Diabetic Foot Ulcer

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Diabetic Foot Ulcer

Having diabetes already proves a significant challenge in many patients’ lives. There are numerous symptoms to address and plenty of lifestyle restrictions. One severe and most times completely painless result of diabetes can be a diabetic foot ulcer. These are non-painful open sores or wounds and can significantly decrease your quality of life until they are treated. When left untreated, diabetic foot ulcers can lead to:

  • Bone infections
  • Limb threatening foot infections
  • Cellulitis
  • And even gangrene

At Tower Foot & Ankle Surgery, we are proud to provide patients with various treatment options to address your diabetic foot ulcer. Dr. Jam works closely with each patient to develop a treatment plan that matches their needs and gets them back up on their feet. Visit the best podiatrist Los Angeles has today!

What Is a Diabetic Foot Ulcer?

Diabetic foot ulcers are a result of skin tissue breaking down and beginning to expose the lower layers. Typically, they appear in diabetic patients who might not have properly controlled their condition or who have diabetic neuropathy or numb feet.

Constantly treating and addressing diabetes can be challenging, and even a small slipup might be enough to allow sugars to be poorly controlled. This can lead to more neuropathy, and ultimately it’s the neuropathy or lack of sensation that can lead to an ulcer developing.

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What Is So Dangerous About a Diabetic Foot Ulcer?

The root cause of diabetic foot ulceration is a lack of protective sensation to the feet. In medicine, when diabetic patients have no foot sensation (i.e., their feet are numb, feel tingly most of the time, or burn), we call this diabetic neuropathy. This term simply means nerve damage to the nerves of the feet.

Diabetic nerve damage or diabetic neuropathy can cause a patient to walk on something sharp or hot and not feel it. Likewise, they might walk with a tight-fitting shoe and not feel how tight it is. This can quickly lead to skin breakdown and infection, even within a few minutes.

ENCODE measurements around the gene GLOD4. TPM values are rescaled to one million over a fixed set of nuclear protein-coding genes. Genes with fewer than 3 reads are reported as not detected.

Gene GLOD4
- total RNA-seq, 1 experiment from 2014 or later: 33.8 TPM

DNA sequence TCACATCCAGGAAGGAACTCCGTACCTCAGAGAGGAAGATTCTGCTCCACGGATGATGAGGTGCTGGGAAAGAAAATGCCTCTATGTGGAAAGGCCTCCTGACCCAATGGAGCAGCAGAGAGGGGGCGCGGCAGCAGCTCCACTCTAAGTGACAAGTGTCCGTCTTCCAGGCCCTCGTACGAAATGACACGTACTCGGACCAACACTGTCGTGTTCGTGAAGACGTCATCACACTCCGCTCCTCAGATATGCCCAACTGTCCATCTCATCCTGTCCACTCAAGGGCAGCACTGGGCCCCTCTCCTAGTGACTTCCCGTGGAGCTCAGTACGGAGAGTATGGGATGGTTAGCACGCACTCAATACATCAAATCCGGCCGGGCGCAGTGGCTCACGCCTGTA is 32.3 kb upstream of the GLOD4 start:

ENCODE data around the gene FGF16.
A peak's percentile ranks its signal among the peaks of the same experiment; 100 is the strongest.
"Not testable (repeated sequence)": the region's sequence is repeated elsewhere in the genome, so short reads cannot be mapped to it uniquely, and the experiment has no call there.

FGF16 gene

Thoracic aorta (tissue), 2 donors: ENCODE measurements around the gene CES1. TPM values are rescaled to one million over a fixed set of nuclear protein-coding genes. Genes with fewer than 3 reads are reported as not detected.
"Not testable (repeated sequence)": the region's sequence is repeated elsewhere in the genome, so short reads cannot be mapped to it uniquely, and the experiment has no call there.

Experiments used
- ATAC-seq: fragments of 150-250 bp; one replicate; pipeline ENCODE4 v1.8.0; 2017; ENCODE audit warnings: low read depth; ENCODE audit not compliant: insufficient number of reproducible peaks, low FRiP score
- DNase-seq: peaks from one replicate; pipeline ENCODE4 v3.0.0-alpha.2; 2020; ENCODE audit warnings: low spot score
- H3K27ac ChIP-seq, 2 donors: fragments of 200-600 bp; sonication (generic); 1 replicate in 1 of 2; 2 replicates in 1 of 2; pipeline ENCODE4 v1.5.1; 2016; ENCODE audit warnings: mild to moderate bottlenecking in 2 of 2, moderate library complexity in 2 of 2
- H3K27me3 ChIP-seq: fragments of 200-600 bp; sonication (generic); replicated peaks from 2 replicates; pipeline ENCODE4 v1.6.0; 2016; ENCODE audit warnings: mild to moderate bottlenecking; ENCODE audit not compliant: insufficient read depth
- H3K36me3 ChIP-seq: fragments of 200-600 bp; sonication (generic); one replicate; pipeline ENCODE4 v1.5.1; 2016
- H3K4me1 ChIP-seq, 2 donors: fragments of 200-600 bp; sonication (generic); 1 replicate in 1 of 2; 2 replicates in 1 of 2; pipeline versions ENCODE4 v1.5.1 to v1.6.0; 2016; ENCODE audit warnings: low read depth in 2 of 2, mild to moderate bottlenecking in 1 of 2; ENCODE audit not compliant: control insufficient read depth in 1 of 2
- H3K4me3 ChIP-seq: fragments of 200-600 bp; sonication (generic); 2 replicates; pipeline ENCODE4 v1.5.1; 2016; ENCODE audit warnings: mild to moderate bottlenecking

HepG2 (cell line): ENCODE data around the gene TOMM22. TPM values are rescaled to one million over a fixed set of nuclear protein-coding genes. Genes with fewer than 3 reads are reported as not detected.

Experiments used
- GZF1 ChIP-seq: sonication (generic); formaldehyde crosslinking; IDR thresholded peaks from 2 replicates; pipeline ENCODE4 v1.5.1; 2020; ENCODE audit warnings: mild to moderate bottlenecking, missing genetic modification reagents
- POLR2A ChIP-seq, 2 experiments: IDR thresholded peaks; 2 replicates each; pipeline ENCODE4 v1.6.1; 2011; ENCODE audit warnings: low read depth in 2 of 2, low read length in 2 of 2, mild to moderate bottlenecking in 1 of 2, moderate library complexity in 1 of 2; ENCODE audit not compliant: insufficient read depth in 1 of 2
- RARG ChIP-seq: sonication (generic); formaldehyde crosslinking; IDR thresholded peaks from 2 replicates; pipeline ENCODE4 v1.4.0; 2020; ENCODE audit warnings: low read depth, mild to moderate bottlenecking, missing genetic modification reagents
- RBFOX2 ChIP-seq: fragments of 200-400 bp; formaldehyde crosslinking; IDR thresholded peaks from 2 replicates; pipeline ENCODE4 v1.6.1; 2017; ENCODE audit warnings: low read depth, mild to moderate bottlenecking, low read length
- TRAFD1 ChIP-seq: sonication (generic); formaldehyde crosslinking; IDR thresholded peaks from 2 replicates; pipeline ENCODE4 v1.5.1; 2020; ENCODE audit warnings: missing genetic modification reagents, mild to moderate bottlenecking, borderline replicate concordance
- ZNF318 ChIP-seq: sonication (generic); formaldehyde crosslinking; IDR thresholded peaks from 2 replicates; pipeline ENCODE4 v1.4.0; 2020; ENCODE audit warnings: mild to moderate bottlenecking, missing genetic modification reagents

We always remind our diabetic patients of a patient of ours who left a metal shoehorn in his shoe and went to work. Although this example sounds unfathomable, such things happen frequently. Other patients have pebbles inside their shoes, or a sock bunched up and causing irritation. Before they know it, they have developed a diabetic foot ulcer.

As a diabetic, be very mindful that temperature sensation may be abnormal and lead to your feet becoming burned from excessively hot water or walking on hot sand at the beach.

Where Do Diabetic Foot Ulcers Form?

Most often, diabetic foot ulcers form either on:

  • Your big toes
  • The balls of the feet
  • Areas associated with bony prominences like over bunions
  • On top of hammertoes
  • Under a skin callus

Skin calluses are usually the site of future diabetic foot ulcers. A diabetic patient should approach these spots as a “warning sign” and get regular treatment by our office to prevent the callus from breaking down in the future. These are hot spots or pressure points that are most vulnerable to ulceration.

What Happens if a Foot Ulcer Is Not Treated?

If left untreated, a diabetic foot ulcer can progressively worsen. It may:

  • Become infected
  • Cause bone infection (osteomyelitis)
  • Lead to a limb-threatening or foot threatening infection

Obviously, diabetic foot care is critical to prevent issues. This is why we recommend receiving treatment as soon as you see any of the following signs:

  • A dark callus
  • Bleeding
  • A callus that is thick or uncomfortable

Remember, pain is not going to alert you, given diabetic neuropathy masks pain. Thus you can walk for many days with a vulnerable wound without knowledge of its presence.

You will not feel one beginning to develop, so make sure you routinely check your feet and have regular foot care by our office to prevent problems. The sooner you identify a diabetic foot ulcer or ulceration and get treatment, the more likely you can prevent amputation or infection.

What Are My Diabetic Foot Ulcer Treatment Options?

Treating a foot ulcer takes two forms: prevention and restoration.